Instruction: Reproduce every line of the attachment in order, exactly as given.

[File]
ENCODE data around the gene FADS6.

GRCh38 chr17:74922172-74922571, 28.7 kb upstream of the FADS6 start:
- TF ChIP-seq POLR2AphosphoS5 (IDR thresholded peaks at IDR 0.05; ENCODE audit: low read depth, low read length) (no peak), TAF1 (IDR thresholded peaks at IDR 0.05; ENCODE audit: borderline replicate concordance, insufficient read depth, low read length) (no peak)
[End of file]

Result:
ENCODE data around the gene FADS6.

GRCh38 chr17:74922172-74922571, 28.7 kb upstream of the FADS6 start:
- TF ChIP-seq POLR2AphosphoS5 (IDR thresholded peaks at IDR 0.05; ENCODE audit: low read depth, low read length) (no peak), TAF1 (IDR thresholded peaks at IDR 0.05; ENCODE audit: borderline replicate concordance, insufficient read depth, low read length) (no peak)